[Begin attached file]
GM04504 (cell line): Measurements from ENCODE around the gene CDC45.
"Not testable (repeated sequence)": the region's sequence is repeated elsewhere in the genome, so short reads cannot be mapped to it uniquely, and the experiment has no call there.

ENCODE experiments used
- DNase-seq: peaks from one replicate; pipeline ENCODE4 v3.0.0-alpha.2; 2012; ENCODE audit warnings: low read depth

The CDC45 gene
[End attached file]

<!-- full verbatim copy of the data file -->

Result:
GM04504 (cell line): Measurements from ENCODE around the gene CDC45.
"Not testable (repeated sequence)": the region's sequence is repeated elsewhere in the genome, so short reads cannot be mapped to it uniquely, and the experiment has no call there.

ENCODE experiments used
- DNase-seq: peaks from one replicate; pipeline ENCODE4 v3.0.0-alpha.2; 2012; ENCODE audit warnings: low read depth

The CDC45 gene